Google announces a new defense against DOM-based XSS attacks, the Trusted Types browser API.
Google has created a new browser API to help Chrome combat certain types of vulnerabilities in cross-site scripting (XSS), adding another level of browser protection to protect users from hacking.
This new feature is called Trusted Types and Google has been working on this browser API for the past few months. The company’s engineers are planning to test Trusted Types throughout 2018, between Chrome 73 and Chrome 76, before rolling out and enabling it as a permanent security feature for all Chrome users later this year-if everything goes according to plan.
This new security feature was developed to protect users from one of three types of cross-site scripting defects-namely DOM-based XSS (or type-0). The other two XSS types are “reflected” and “stored.”
For readers who want to learn more about XSS, a detailed breakdown of all three XSS types is available here. DOM-based XSS is basically security vulnerability in a website’s source code. Hackers use so-called injection points to insert code into the DOM (source code) of the browser, which carries out unwanted malicious operations-such as stealing cookies, manipulation of page content, redirecting users, etc.
Trusted Types blocks such attacks by allowing website owners to lock in the code of a website known “injection points,” which are often the root cause of XSS based on DOM. Website owners can enable the upcoming protection of trusted types of Chrome by setting a certain value in the HTTP response header for content security policy (CSP).
Once enabled, Chrome’s built-in Trusted Types API will restrict access to DOM injection points, blocking attacks before the XSS exploit code can use the DOM (source code page) to attack users.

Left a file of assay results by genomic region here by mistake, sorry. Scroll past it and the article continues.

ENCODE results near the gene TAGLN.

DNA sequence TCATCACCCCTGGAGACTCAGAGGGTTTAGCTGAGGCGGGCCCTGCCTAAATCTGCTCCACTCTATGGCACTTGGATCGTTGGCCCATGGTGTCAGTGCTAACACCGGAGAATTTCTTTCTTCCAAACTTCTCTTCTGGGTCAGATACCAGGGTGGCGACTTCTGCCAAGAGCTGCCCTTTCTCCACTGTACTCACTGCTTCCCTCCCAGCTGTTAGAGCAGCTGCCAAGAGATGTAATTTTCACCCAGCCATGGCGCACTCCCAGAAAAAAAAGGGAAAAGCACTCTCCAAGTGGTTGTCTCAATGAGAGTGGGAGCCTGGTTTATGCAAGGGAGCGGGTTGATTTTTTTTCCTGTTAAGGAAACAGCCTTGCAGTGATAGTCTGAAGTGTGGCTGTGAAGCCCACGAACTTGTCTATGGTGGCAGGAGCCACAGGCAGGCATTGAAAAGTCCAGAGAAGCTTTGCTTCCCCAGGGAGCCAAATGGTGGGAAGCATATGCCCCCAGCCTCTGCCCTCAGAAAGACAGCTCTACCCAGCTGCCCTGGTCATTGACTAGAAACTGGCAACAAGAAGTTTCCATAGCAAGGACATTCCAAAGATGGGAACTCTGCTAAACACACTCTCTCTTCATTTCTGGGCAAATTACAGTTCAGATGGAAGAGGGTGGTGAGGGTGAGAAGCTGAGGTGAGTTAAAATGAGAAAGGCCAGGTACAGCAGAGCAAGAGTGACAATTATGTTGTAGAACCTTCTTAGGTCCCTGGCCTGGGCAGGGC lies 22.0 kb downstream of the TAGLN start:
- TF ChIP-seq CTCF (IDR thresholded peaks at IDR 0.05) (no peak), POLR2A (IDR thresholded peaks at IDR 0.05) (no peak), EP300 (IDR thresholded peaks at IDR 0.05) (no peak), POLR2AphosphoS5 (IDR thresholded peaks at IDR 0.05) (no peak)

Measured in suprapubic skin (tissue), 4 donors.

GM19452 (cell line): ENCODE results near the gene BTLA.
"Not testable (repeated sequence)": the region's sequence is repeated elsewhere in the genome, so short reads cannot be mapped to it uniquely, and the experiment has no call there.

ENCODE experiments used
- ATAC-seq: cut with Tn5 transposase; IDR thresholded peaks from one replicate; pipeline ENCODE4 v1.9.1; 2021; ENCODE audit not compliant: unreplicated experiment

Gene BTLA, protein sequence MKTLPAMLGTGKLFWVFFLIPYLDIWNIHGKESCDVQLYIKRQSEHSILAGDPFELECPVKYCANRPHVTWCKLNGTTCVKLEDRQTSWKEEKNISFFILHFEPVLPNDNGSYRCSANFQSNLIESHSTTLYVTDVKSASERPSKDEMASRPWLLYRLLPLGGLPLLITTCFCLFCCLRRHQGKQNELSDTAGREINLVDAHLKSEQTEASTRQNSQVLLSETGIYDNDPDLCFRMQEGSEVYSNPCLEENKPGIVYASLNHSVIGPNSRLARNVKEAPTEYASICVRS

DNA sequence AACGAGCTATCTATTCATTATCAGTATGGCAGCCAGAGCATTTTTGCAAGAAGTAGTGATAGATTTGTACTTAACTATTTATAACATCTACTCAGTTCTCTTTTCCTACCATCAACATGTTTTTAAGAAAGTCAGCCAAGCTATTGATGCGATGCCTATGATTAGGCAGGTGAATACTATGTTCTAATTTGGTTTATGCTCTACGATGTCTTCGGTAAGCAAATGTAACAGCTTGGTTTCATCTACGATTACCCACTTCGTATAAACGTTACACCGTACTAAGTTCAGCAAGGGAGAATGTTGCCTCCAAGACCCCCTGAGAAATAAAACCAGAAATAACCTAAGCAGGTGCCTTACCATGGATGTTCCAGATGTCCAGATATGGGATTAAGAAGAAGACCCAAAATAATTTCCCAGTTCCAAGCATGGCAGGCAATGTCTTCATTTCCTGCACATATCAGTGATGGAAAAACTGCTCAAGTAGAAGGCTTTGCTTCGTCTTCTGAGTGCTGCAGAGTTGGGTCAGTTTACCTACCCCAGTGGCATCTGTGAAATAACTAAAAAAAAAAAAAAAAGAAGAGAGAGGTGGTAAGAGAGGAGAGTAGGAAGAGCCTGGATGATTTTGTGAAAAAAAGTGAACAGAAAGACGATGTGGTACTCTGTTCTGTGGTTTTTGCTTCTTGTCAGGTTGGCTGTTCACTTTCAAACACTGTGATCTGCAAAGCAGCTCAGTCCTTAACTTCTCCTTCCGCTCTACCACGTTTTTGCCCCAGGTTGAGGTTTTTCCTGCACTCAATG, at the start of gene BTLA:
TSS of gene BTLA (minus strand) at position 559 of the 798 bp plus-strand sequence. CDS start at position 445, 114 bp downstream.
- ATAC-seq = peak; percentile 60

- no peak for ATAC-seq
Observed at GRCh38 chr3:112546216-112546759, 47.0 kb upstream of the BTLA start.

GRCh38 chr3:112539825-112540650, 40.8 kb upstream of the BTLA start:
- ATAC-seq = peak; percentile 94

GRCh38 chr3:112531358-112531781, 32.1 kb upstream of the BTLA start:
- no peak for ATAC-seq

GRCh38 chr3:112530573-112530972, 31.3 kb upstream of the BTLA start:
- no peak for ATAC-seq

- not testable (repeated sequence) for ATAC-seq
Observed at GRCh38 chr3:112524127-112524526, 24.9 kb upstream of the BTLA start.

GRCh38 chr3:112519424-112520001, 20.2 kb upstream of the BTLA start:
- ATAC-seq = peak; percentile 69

On the Google Developers blog, a tutorial on how owners of websites can enable Trusted Types via CSP headers and how users can configure Chrome to use early versions of the Trusted Types API. In the same tutorial, Krzysztof Kotowicz, a software engineer in the Google Information Security Engineering team, was so confident about the success of the Trusted Types API that he claimed that this new feature would “help eliminate DOM XSS.”
More information on the Trusted Types API is available in the official specification of the Web Platform Incubator Community Group (WICG). Trusted Types will be the second XSS protection feature of Chrome after the XSS auditor, which Google shipped with Chrome 4 in 2010.
XSS vulnerabilities were the most common form of web-based attacks in 2014, 2015, 2016 and 2017, according to an Imperva report published last month.
It was last year’s second most common form of web-based attacks, missing only because of an unusual spike in SQL injection attacks in the top position. Companies and security experts often downplay XSS vulnerabilities because they do not always cause direct damage to users who access a website.
They are often the first step in complex routines of exploitation, which facilitates more damaging hacks. In many cases, the elimination of XSS attacks would keep users safe from more complex attacks that would not be possible without an initial XSS footprint.
For example, this week, a DOM-based XSS has affected Bootstrap, a UI framework used somewhere between 15 and 20 percent of all internet sites.